World's first whisky-powered vehicle driven in Scotland

Cornelia Mascio
Luglio 8, 2017

Biobutanol is meant to be a replacement for petrol and diesel and vehicles do not have to be modified to use it.

It is made from residue that is of absolutely no use to the whiskey industry: draff (kernels of barley) and pot ale (a yeasty liquid resulting from fermentation).

The world's first vehicle running on a biofuel made from whisky residue has had its first successful test drive in Scotland.

One company in Scotland is today claiming it has developed a boozy biofuel that is better for the environment than petrol or diesel alternatives.

And it can be used in cars without the need for engine modification.

And its creators believe the groundbreaking process could "revolutionise" sustainable transport.

Founder Martin Tangney said the byproducts were of no value to the whisky industry.

"And it makes this chemical, which is called biobutanol, and that's a direct replacement here and now for petrol". "It is fitting to do this historic drive in Scotland, which is famous not just for its world-renowned whisky but also for being a powerhouse for renewable energy".

Lisa Summers, a reporter for BBC Scotland, got to drive the whiskey-fueled auto on its inaugural journey and reported that there was no noticeable difference between it and a normal gas- or diesel-driven vehicle.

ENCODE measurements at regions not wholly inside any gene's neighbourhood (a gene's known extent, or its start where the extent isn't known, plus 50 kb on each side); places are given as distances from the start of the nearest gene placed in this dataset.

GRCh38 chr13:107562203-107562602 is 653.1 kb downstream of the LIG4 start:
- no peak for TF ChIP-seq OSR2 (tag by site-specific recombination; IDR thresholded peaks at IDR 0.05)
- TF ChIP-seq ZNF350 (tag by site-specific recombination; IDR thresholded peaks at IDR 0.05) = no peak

Working with Perthshire's Tullibardine Distillery, Celtic Renewables Ltd. of Edinburgh Napier University in Scotland has created a biofuel called biobutanol.

Tullibardine distillery manager John Torrance added: "Right from the outset when Celtic Renewables approached us we could see the game-changing potential of a new fuel created from our by-products".

The Edinburgh-based company recently received a £9m government grant to build a commercial demonstrator plant in Grangemouth, near Falkirk, that would be fully operational by 2019.

It also planned to target other whisky-producing countries, such as Japan, India and the US.

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